- “Efficient” use of coal reserves: A great proportion of the heat from the coal is lost in the heating up of the underground cavity as the coal burns; this makes the process thermally very inefficient and produces high carbon levels for energy actually produced.
- Carbon capture: Proponents of the process say that CO2 capture is possible by using the coal cavity for reinjection of CO2 after burning. However, the cavity has a high likelihood of subsiding and because if this instability, it could not be guaranteed that any CO2 would be stored.
- Why use this toxic process?: Queensland has ample coal reserves and natural gas that can be burnt in controlled situations above ground. While conventional coal burning is not ideal or necessarily clean energy, (and we should be promoting alternative and low energy practices), it is a known and controllable process. UCG is neither known nor controllable. Out of sight and underground is not clean technology. Its toxicity is more insidious.
- Interference with agriculture: UCG plants need a continuous stream of pipes and holes being drilled across the landscape as coal burns below ground. Does the heat from these pipes sterilise the soil surface also? Agriculture or any other industry cannot co-exist with UCG, especially with the risk to groundwater. There is an obvious net loss of valuable farming land.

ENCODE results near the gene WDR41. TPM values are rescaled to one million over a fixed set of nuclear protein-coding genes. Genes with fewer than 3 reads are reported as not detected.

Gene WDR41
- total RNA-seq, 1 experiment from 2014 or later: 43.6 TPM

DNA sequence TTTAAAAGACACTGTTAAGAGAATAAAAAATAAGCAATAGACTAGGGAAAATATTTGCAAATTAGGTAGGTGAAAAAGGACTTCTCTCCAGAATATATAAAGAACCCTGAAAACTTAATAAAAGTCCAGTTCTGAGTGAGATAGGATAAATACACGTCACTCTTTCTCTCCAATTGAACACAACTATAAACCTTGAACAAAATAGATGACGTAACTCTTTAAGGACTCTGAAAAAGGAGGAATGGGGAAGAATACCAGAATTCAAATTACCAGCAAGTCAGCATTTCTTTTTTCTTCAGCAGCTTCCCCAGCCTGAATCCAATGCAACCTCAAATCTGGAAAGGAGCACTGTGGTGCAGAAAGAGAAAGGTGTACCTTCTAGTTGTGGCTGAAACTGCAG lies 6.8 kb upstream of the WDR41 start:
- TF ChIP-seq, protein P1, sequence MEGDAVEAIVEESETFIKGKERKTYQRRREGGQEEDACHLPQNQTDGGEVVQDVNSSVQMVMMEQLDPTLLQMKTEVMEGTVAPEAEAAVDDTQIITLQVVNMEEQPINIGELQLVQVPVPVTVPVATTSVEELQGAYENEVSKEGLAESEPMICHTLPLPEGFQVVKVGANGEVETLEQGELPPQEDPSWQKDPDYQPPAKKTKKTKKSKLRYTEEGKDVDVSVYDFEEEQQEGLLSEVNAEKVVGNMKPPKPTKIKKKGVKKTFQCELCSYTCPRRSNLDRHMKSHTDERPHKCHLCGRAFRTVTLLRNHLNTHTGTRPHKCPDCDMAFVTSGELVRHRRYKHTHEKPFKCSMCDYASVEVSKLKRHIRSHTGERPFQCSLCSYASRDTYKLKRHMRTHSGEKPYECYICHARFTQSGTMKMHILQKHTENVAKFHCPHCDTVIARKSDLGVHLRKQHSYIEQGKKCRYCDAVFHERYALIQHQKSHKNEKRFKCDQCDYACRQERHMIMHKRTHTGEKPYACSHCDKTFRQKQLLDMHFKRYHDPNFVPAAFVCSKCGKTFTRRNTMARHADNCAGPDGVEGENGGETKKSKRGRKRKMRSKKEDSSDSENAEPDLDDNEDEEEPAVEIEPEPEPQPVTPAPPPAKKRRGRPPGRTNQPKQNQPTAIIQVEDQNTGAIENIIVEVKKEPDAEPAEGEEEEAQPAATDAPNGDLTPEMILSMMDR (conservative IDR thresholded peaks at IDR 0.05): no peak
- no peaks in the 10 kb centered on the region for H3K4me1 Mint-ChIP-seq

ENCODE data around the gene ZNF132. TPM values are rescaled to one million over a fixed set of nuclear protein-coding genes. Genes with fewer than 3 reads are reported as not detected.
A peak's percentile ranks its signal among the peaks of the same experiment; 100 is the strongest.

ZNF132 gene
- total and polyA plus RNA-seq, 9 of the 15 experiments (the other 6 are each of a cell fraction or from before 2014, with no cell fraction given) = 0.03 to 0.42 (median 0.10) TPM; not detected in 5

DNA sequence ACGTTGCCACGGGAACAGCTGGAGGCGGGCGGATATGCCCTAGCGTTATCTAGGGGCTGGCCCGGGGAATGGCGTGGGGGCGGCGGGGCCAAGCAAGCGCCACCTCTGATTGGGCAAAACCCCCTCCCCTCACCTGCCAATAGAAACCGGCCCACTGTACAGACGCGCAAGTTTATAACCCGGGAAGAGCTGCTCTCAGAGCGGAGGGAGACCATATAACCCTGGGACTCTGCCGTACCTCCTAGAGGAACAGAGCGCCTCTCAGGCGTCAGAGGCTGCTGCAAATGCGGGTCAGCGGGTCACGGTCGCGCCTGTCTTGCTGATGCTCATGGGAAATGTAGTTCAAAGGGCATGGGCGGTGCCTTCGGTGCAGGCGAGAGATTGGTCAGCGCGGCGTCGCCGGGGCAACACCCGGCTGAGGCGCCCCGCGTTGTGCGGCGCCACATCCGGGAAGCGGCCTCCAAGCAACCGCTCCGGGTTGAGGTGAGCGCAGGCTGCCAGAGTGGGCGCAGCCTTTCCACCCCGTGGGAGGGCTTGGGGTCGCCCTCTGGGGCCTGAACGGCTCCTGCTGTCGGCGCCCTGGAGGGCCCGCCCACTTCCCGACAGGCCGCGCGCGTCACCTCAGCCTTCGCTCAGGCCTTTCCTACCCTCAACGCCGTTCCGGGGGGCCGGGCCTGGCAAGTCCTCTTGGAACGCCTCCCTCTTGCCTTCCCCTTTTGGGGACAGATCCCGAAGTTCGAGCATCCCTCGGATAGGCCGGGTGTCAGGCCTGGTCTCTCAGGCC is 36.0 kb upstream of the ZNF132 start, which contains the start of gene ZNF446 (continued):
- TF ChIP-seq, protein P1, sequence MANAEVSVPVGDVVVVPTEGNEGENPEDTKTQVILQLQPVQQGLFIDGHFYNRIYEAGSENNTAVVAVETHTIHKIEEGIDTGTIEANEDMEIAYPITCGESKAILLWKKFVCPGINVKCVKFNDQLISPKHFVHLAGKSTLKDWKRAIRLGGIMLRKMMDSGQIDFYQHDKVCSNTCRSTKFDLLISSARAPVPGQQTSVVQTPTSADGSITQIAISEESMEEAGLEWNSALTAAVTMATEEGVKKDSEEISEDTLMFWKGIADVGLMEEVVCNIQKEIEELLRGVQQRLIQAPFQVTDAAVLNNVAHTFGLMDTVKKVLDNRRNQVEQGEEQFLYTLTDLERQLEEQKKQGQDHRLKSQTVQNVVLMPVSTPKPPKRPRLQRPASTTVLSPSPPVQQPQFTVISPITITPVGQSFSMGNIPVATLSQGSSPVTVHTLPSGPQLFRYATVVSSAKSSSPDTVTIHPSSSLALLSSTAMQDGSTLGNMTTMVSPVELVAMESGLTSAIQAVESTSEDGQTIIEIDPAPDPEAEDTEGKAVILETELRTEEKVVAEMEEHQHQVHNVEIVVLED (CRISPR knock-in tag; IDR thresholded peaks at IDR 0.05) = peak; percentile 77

- Use of water in the UCG process: In prime agricultural land, this process has the potential to dramatically affect the availability of local water through its need for water in the burn process. On a commercial scale it could have a profound impact to local water supplies.
We would ask your support in ensuring that the UCG process is not considered as part of Queensland’s future energy solution.
With adequate minable coal supplies and alternative energy such as solar becoming common, there are better responses to global warming than allowing the development of a process that permanently contaminates underground water supplies and damages the landscape.